skip to Main Content

HMRC win employment status case after appeal

Determining whether a worker engaged off-payroll (either directly on a self-employed basis, or through a limited company) should be treated as an employee for tax purposes, is a complicated process. HMRC have regularly challenged such arrangements, on the basis they believe such workers have not been correctly treated as employees.

Following a string of high-profile defeats at tribunal, it was announced this week that HMRC had successfully defended an IR35 (tax legislation introduced to ensure that contractors who work in the same way as employees and pay the correct amount of tax) appeal at the upper tribunal, having originally won at the first-tier tribunal (the first formal and independent stage of any legal dispute). The case related to a Sky Sports presenter and former professional and international footballer, Neil McCann (ex-Southampton, Rangers, and Scotland player for the curious amongst you). The tax and National Insurance at stake are a reported £210k.

The first-tier tribunal had found that under the terms of the hypothetical contract (the theoretical contract that should exist between the parties based on the actual working arrangements of the engagement, and not what is outlined in any written contracts) between McCann and Sky, McCann could not be in business on his own account (as outlined below). They further concluded that the provisions of the hypothetical contract were consistent with a contract of employment. The upper tribunal accepted and agreed with this interpretation.

From the reading of the case, I have to say for once that I didn’t think McCann’s appeal had much chance of success. He worked almost exclusively for Sky Sports and was paid an annual fee paid in monthly instalments, irrespective of how much work or how many shows he was on i.e. he was basically receiving a salary. These payments continued even outside of the football season, and most of McCann’s income came from his work from Sky. As with all the TV presenter cases, even though McCann could effectively say what he wanted on air, he was still governed by numerous editorial guidelines and direction by Sky, who held the ultimate control over the output. These factors show a large amount of control over McCann.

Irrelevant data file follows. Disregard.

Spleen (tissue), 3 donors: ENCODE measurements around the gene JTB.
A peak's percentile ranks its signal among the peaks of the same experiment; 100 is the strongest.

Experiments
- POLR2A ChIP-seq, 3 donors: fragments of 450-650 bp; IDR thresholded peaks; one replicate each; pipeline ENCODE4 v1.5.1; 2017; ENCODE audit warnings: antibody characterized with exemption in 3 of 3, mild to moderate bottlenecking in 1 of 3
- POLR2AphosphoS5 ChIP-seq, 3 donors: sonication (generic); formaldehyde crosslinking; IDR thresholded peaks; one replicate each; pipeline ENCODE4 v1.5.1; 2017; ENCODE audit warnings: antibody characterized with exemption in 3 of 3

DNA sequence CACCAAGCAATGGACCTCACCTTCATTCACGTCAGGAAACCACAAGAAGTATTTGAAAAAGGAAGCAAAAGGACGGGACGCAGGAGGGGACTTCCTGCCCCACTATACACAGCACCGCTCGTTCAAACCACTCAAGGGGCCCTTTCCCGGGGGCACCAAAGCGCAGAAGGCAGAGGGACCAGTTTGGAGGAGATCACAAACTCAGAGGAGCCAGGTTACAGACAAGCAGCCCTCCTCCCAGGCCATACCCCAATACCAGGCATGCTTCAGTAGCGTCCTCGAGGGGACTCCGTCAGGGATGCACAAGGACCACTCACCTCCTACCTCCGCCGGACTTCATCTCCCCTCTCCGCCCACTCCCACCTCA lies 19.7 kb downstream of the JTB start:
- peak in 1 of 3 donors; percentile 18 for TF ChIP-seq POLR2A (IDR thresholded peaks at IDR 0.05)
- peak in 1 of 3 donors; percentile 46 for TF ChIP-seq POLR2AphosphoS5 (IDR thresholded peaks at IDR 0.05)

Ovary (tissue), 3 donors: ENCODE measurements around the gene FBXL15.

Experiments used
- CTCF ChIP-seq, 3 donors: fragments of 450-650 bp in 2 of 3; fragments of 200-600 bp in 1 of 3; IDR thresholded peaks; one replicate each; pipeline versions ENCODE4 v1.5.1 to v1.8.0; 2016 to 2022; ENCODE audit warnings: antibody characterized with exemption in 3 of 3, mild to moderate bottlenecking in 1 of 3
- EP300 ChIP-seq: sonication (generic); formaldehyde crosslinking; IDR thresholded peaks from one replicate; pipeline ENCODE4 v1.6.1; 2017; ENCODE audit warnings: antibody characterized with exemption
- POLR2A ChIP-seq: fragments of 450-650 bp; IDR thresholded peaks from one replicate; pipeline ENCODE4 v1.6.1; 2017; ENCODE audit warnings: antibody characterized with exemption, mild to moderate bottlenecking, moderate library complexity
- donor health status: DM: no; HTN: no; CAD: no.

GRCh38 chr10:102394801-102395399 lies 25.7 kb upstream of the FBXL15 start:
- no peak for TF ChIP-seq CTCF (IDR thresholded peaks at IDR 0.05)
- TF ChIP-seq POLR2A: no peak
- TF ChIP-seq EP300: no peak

Control is not the be all and end all when it comes to employment status, but it does carry a large amount of weight at a tribunal. We have seen recently in other cases (Adrian Chiles and Kay Adams), that the deciding factor was that they were in business on their own account. They have several businesses with presenting and journalistic interests, that convinced the tribunal that they were genuinely self-employed and that each individual contract was just part of that bigger picture.

This is where these cases were able to rely upon the third of three conditions that must be met, for a contract of service to exist, as per the Ready Mixed Concrete case:

The other factors present are consistent with a contract of service. Factors such as ownership of significant assets, financial risk and the opportunity to profit are not consistent with a contract of service.

So, if someone is genuinely in business on their own account, there cannot be a contract of service, and therefore no employment (hypothetical or otherwise).

It is also interesting to note throughout these cases that whilst the courts appear to be siding with HMRC on the MOO (mutuality of obligation) aspect i.e. MOO exists where work is provided in exchange for payment, this is not anywhere near enough on its own for a contract of employment to exist. It may now be time to consider ignoring HMRC’s stance on MOO, which is widely considered to be incorrect, when clearly it carries little weight at tribunal.

It appears that McCann didn’t have the wide breadth of other business interests outside of working for Sky, for that argument to be made. He did take on the caretaker manager role at Dundee FC for 6 weeks, stepping away from his Sky duties during that time. However, the fact he was still receiving his regular monthly payment from Sky did nothing to help his case.

IR35 remains incredibly complex with subjective legislation. We are still seeing clients coming to us with IR35 queries, especially where HMRC’s Check Employment Status for Tax (CEST) tool is unable to make a determination. IR35 issues are still very much around and do not look like they are going anywhere. We are also seeing increased compliance activity from HMRC, with the use of their off payroll working questionnaire. This appears to be a quick and cheap way for them to carry out desk-based risk assessments on businesses.

If you have received one of these letters or you would like to discuss your off-payroll working systems and processes, to get a better understanding of how compliant you are, please contact Joe Rowsell:

FEATURING: Joe Rowsell
Joe joined the firm in August 2022 as a manager within the employer solutions team. He started his career at HMRC in 2003, working initially… read more
Back To Top